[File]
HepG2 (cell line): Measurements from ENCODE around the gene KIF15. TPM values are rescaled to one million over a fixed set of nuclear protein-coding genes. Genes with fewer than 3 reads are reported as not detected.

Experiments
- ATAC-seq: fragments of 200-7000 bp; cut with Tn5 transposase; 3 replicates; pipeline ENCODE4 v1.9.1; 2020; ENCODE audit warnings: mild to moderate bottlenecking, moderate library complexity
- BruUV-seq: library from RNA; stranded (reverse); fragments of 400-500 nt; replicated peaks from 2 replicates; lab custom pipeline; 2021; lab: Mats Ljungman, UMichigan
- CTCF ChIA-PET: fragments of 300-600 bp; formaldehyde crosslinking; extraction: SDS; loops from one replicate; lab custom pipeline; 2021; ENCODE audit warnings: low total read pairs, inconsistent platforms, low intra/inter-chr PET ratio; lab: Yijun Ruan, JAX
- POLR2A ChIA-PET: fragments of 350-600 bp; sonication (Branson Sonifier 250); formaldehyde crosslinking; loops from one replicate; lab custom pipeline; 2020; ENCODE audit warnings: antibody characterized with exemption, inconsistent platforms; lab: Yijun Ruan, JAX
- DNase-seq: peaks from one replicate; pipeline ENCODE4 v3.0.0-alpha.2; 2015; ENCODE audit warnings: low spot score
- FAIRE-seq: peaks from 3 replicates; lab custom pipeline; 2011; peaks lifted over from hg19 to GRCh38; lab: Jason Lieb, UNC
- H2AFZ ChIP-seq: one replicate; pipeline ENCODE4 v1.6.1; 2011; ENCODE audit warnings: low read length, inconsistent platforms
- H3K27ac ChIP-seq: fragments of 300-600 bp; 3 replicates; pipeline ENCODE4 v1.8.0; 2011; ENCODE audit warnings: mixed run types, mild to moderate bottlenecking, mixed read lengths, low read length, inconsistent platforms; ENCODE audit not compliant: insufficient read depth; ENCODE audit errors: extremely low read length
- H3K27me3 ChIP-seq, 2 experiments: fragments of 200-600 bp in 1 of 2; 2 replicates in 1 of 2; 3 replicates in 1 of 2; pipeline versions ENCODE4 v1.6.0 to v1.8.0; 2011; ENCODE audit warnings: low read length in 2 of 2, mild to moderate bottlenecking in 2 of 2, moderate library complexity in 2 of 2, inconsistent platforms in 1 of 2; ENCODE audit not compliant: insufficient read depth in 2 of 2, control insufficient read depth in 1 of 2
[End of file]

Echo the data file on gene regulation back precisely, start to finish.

HepG2 (cell line): Measurements from ENCODE around the gene KIF15. TPM values are rescaled to one million over a fixed set of nuclear protein-coding genes. Genes with fewer than 3 reads are reported as not detected.

Experiments
- ATAC-seq: fragments of 200-7000 bp; cut with Tn5 transposase; 3 replicates; pipeline ENCODE4 v1.9.1; 2020; ENCODE audit warnings: mild to moderate bottlenecking, moderate library complexity
- BruUV-seq: library from RNA; stranded (reverse); fragments of 400-500 nt; replicated peaks from 2 replicates; lab custom pipeline; 2021; lab: Mats Ljungman, UMichigan
- CTCF ChIA-PET: fragments of 300-600 bp; formaldehyde crosslinking; extraction: SDS; loops from one replicate; lab custom pipeline; 2021; ENCODE audit warnings: low total read pairs, inconsistent platforms, low intra/inter-chr PET ratio; lab: Yijun Ruan, JAX
- POLR2A ChIA-PET: fragments of 350-600 bp; sonication (Branson Sonifier 250); formaldehyde crosslinking; loops from one replicate; lab custom pipeline; 2020; ENCODE audit warnings: antibody characterized with exemption, inconsistent platforms; lab: Yijun Ruan, JAX
- DNase-seq: peaks from one replicate; pipeline ENCODE4 v3.0.0-alpha.2; 2015; ENCODE audit warnings: low spot score
- FAIRE-seq: peaks from 3 replicates; lab custom pipeline; 2011; peaks lifted over from hg19 to GRCh38; lab: Jason Lieb, UNC
- H2AFZ ChIP-seq: one replicate; pipeline ENCODE4 v1.6.1; 2011; ENCODE audit warnings: low read length, inconsistent platforms
- H3K27ac ChIP-seq: fragments of 300-600 bp; 3 replicates; pipeline ENCODE4 v1.8.0; 2011; ENCODE audit warnings: mixed run types, mild to moderate bottlenecking, mixed read lengths, low read length, inconsistent platforms; ENCODE audit not compliant: insufficient read depth; ENCODE audit errors: extremely low read length
- H3K27me3 ChIP-seq, 2 experiments: fragments of 200-600 bp in 1 of 2; 2 replicates in 1 of 2; 3 replicates in 1 of 2; pipeline versions ENCODE4 v1.6.0 to v1.8.0; 2011; ENCODE audit warnings: low read length in 2 of 2, mild to moderate bottlenecking in 2 of 2, moderate library complexity in 2 of 2, inconsistent platforms in 1 of 2; ENCODE audit not compliant: insufficient read depth in 2 of 2, control insufficient read depth in 1 of 2